“To say this book is ‘highly anticipated’ is a bit of an understatement. The Ministry of Utmost Happiness will be a welcome gift for those who’ve missed Roy’s dazzling fiction.” —Cosmopolitan’s 11 Books You Won’t Be Able to Put Down This Summer

“It’s finally here! Fans of The God of Small Things have been waiting for Roy’s next novel, and it doesn’t disappoint. The Ministry of Utmost Happiness is big, both in physical heft and in ideas. It features an unforgettable cast of characters from across India whose stories are told with generosity and compassion.” —Vulture Summer Books Preview

“A novel that takes its readers into the abyss of poverty and patriarchy, thereby narrating the sordid uses of power and the agony it unleashes. . .it is an inward contemplation of a master storyteller on the times and surroundings she is living in.” —The Times of India

“This intricately layered and passionate novel, studded with jokes and with horrors, has room for satire and romance, for rage and politics and for steely understatement…[I]t is exuberant, page-turning, and sometimes even frolicsome—though a frolic that can flip abruptly into something like despair...Like Dickens, Roy can plunge us into intimacy with a character within a few pages; she can also sustain the mystery of character across the entire span of the plot…This is a work of extraordinary intricacy and grace, as well as being fuelled by savage indignation. It is also a work that feels dangerous to read, even to those far from scenes described. There is no space left for easy objectivity in this challenging novel. It gives it its cutting edge.” —Prospect

“A stunningly beautiful novel that wills another world to emerge from our collective darkness. Weaving the experiences and aspirations of India’s most marginalized peoples into perfect prose, Roy unveils complex characters possessed by a desire to invent new worlds even in dark times. In an era when the West is sensing the prescience of authoritarian rule, Roy’s novel is instructive: it illuminates the intelligent, critical, often rebellious perspectives of peoples belonging to a vast Indian underclass.” —Maclean’s

"Roy’s novel is deeply political and offers the opportunity for audiences to engage with complex history in an accessible and compelling way." —Open Canada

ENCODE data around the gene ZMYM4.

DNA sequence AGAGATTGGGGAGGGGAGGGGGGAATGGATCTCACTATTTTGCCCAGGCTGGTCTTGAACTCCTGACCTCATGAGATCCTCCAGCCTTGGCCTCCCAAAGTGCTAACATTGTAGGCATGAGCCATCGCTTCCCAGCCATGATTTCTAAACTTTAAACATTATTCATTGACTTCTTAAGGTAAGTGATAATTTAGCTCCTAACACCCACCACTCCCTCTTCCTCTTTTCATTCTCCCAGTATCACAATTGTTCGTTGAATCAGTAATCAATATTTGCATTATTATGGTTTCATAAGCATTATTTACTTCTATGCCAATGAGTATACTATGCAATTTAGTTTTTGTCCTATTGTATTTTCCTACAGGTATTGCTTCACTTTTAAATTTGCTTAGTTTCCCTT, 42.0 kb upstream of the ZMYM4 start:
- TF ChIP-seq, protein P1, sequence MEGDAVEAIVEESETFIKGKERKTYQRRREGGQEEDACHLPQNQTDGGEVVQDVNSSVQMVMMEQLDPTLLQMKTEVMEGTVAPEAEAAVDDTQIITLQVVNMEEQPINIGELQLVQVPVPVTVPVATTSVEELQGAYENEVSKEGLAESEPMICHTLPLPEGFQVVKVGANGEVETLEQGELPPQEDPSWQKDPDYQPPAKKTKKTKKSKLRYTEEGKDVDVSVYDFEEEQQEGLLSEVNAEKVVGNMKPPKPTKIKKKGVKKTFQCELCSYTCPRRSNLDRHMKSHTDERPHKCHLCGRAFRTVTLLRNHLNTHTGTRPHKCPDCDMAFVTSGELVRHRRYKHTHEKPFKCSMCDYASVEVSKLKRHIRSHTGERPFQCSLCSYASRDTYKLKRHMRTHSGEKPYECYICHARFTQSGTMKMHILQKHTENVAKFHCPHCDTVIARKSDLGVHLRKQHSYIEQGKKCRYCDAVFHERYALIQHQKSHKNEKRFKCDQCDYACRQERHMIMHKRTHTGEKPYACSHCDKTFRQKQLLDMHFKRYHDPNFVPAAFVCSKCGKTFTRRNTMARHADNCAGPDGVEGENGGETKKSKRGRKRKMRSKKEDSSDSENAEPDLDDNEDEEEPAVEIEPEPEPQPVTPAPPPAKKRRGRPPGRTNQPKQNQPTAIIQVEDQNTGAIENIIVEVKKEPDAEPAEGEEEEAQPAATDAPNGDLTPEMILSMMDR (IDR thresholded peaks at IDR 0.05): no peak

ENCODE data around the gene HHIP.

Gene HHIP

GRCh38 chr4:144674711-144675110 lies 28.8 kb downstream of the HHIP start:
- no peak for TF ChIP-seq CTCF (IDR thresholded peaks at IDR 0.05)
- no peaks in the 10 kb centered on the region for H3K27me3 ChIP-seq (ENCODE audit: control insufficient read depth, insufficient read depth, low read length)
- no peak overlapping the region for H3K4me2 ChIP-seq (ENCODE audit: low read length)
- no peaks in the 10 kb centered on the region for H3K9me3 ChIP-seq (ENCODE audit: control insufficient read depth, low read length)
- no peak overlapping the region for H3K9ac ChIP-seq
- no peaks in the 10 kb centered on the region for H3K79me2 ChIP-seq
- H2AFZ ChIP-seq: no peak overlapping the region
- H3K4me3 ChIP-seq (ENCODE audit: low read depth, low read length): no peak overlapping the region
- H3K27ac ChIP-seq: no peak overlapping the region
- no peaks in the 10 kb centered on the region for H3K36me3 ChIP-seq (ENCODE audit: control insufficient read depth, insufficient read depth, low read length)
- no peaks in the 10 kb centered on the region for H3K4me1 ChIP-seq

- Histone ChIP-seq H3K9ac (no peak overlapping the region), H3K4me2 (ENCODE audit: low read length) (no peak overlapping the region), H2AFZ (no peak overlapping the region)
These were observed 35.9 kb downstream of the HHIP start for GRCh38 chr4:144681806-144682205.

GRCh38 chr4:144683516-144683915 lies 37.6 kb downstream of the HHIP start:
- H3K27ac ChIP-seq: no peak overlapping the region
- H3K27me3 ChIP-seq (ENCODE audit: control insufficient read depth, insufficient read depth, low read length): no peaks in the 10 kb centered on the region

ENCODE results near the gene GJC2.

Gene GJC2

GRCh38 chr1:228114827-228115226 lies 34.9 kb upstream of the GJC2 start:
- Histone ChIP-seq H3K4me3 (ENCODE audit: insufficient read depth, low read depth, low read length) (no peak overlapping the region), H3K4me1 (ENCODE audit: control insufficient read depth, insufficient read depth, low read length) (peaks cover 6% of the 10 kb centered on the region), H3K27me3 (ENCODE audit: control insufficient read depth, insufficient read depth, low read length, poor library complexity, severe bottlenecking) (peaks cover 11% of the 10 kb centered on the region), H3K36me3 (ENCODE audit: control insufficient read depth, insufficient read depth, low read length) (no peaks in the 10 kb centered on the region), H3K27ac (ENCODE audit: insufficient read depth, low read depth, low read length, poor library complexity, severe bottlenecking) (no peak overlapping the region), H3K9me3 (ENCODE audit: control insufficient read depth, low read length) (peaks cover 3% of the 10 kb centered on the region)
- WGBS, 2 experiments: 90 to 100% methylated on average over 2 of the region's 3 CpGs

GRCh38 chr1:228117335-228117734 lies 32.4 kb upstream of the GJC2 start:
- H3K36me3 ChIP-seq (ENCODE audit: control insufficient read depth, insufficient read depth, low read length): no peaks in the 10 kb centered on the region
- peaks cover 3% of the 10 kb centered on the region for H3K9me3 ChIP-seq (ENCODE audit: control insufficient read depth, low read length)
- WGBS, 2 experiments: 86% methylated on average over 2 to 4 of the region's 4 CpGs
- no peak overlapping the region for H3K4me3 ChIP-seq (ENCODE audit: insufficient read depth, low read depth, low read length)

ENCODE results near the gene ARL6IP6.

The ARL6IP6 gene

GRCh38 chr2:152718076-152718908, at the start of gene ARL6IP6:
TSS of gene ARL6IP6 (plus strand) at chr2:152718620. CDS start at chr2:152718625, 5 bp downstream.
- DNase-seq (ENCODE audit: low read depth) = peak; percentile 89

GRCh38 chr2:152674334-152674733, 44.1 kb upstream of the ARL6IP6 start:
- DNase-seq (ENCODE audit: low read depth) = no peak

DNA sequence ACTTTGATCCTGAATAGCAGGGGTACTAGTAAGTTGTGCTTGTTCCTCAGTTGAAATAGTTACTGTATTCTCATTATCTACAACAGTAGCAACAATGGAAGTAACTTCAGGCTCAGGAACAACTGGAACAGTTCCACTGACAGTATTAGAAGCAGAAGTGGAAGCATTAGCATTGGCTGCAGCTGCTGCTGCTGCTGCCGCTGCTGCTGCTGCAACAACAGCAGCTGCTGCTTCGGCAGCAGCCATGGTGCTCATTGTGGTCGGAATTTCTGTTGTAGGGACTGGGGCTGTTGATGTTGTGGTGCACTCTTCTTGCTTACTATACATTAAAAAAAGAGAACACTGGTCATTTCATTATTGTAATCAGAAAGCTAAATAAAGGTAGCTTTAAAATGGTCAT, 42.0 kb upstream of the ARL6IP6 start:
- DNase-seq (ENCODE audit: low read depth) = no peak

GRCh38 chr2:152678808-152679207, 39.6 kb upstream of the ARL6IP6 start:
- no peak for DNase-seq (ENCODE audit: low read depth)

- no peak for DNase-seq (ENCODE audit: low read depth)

“The Ministry of Utmost Happiness, which marked her long-awaited return to fiction. . .is a book just as good, if not better, than The God of Small Things, and that is enough reason to celebrate.” —The Express Tribune

“a magnificent, sweeping work about a divided India.” —The Straits Times

"lyrical and life-affirming." —Irish Examiner

“A story of unbinding love, mystery and thrill, uncertainty and perplexity, ambivalence and confusion that brings to life a whole lot of tales and stories from a host of origins…. The Ministry of Utmost Happiness is an unforgettable tale, which touches you on many levels of mind and heart and invites you to unweave its rich texture thread by thread and share its loss, love, horror and hope.”Daily Times (Pakistan)

“[A] wonderfully woven narrative…. This is the kind of book that makes one feel that life is worth living.” —Sabiha Huq, The Daily Star

“After a 20-year-long wait, Arundhati Roy presented us with her second book, a mesmerising novel that deals with some of the most brutal atrocities of modern Indian history . . . The web of narratives that Roy has woven makes for an interesting read.”Yourstory

Praise for The God of Small Things:

"A work of highly conscious art—A Tiger Woodsian début—the author hits the long, socio-cosmic ball but is also exquisite in her short game. Like a devotionally built temple, The God of Small Things builds a massive interlocking structure of fine, intensely felt details." —John Updike, The New Yorker

"A work that is complex in structure, sophisticated in its handling of time, and bold in its themes. But perhaps what is most remarkable is Roy's deft use of language."—Maclean's

"A compelling tale of forbidden love and its catastrophic consequences, wonderfully vivid—Arundhati Roy's novel has a magic and mystery all its own." —Toronto Star

"Roy weaves her bold and startling narrative in sequences of luminously rendered scenes—remarkable." —The Globe and Mail